Blog Post

Mother Angelica: “God’s Dodo”

unnamedCommentary by Susan Brinkmann, OCDS

As the Catholic world remembers Mother Angelica, the feisty nun who founded the largest religious communications organization on the planet, it will do us all well to reflect on this first anniversary of her death on how effectively she evangelized just by daring to be herself.

When it came to preaching the Gospel and encouraging others to do the same, Mother Angelica didn’t choose to quote papal documents or the lofty language of our Church’s finest theologians. Instead, she said it in a way that all of us “average Joes” in the pews can understand.

“God looks for dodos,” she once said. “A dodo doesn’t know it can’t be done. God chooses dodos, and I’m a dodo.”

This is vintage Mother Angelica.

And it’s also why Monsignor Graham Bell, an official of the Pontifical Council for the Promotion of the New Evangelization, told the National Catholic Register that Mother was a “New Evangelizer ante litterum (before her time).”

In fact, she had the New Evangelization down pat years before St. John Paul II coined the phrase. She knew how to communicate the Gospel in a language that people could understand, not because she was a gift orator, but because she really believed what she was saying.

“Her communicating the Gospel was [all about how] she was really communicating a part of herself, because Christ was so much a part of her and a part of her religious vocation. In communicating Christ through television, through radio, through her many books, she was actually communicating a part of herself.”

The former Rita Antoinette Rizzo, who was born in 1923 in a ghetto in southeastern Canton, Ohio, would eventually become a Franciscan nun of the Blessed Sacrament. But in her heart, she would always be a child of divorce whose mother was mentally unstable and her father abusive. As a result of this incredibly dysfunctional childhood, she acquired a kind of street smarts that never failed to come through in her preaching. This comes through loud and clear in a short collection of her most memorable one-liners assembled by Aleteia.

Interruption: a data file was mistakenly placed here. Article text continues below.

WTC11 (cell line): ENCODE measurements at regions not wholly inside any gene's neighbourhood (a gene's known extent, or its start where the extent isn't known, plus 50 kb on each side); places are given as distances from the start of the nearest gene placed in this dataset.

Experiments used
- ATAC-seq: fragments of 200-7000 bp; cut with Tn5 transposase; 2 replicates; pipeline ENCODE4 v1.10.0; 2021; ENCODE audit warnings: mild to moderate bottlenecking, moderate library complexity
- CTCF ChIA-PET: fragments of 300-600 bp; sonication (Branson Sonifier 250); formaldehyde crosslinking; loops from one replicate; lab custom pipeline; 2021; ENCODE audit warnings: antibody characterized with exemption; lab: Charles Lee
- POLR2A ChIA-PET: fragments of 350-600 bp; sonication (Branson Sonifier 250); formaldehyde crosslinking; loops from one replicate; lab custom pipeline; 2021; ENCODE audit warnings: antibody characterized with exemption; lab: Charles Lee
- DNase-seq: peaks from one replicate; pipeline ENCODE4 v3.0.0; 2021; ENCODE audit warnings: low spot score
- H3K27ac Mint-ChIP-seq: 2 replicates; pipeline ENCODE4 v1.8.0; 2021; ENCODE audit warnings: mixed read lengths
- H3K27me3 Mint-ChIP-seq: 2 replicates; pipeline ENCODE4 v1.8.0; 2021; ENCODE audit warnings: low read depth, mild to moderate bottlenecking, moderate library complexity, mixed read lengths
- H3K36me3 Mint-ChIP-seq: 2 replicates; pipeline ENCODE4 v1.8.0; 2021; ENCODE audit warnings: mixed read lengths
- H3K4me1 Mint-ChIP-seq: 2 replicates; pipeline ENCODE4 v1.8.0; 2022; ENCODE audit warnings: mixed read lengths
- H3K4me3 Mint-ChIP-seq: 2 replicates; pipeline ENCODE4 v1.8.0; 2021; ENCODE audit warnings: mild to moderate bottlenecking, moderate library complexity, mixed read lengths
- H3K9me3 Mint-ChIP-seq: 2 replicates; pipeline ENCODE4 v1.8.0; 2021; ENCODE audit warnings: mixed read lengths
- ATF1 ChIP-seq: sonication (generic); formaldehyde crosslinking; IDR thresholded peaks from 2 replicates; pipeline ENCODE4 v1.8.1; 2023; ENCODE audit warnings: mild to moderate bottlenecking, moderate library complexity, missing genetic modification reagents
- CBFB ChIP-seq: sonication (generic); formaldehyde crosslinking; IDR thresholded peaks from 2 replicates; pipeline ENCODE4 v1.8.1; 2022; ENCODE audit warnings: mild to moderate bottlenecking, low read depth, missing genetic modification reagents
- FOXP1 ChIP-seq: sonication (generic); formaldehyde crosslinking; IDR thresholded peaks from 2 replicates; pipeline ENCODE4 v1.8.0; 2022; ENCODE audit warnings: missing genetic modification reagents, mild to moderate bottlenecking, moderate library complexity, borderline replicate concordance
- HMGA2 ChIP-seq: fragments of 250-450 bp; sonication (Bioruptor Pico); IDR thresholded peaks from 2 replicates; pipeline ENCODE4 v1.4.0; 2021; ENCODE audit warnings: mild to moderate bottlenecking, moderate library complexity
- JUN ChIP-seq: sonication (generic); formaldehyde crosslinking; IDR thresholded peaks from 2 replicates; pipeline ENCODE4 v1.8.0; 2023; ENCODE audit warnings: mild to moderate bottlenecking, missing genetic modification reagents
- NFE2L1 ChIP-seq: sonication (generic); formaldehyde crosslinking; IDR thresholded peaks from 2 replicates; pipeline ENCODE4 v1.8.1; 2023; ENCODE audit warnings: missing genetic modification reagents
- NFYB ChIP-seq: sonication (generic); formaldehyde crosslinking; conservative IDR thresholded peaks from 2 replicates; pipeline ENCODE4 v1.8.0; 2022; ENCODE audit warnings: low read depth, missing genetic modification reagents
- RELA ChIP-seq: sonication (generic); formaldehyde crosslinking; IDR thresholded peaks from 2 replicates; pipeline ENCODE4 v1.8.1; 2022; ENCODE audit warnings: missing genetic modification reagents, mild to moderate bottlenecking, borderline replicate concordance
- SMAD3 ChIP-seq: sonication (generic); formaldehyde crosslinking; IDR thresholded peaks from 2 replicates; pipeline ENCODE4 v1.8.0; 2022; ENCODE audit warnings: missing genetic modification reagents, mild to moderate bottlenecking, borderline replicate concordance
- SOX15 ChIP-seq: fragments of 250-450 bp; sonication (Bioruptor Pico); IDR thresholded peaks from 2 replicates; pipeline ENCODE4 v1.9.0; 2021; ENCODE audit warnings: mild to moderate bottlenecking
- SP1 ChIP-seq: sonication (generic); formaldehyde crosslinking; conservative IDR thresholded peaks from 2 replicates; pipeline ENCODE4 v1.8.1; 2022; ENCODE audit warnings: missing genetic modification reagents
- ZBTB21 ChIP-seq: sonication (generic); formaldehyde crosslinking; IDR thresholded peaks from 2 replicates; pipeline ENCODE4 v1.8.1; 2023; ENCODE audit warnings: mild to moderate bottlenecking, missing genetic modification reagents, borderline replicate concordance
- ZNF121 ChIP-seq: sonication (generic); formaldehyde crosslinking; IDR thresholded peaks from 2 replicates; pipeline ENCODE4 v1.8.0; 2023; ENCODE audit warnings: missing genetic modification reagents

“Every moment of life is like God saying, ‘Look, I know you messed up the last moment, but here’s a new one’,” Mother once said.

At times, she might even seem a little irreverent. “Faith is one foot on the ground, one foot in the air and a queasy feeling in the stomach.”

She had no use for the traditional fire and brimstone but could still instill the fear of God into the heart of a sinner. “Everyone drags his own carcass to market, so be careful.”

For the timid among us, she had her own way of egging us onward. “Unless you are willing to do the ridiculous, God will not do the miraculous.”

And she made it quite clear that she wouldn’t be caught dead on a high horse. “St. Jerome used to hit himself with a rock every time he lost his temper. I’d be dead as a doornail with no ribs if I did that,” she once admitted.

She might have sounded unconventional at times, but she was always authentically herself – which is precisely what made her so Christ-like.

“ . . . [H]ow did Jesus communicate the Gospel to his disciples?” Msgr. Bell said. “He is the Gospel in himself and in his Person. It was done through what he said and what he did, and what he said and what he did find their center in his very person.”

For those of us who are called to witness to the Gospel – which is all of us by virtue of our Baptism – we’re called to be the same authentic witness to the Christ who inhabits us by grace.

“It’s not enough just to speak about Christ, and it’s not enough just to do good works. There has to be a relationship, so that what we say is explained by what we do, and what we do is explained by what we say. And I think in Mother Angelica, as in the great saints, this is exemplified; this is exemplified very, very strongly," Msgr. Bell said.

Sometimes we get too caught up in trying to be the saint we think God expects us to be rather than focusing on the saint we could be if we’d just accept ourselves for who we are – with all of our warts and weaknesses.

Mother Angelica taught us that it’s okay to be a dodo - as long as we’re God’s dodo – because with Him all things really are possible.

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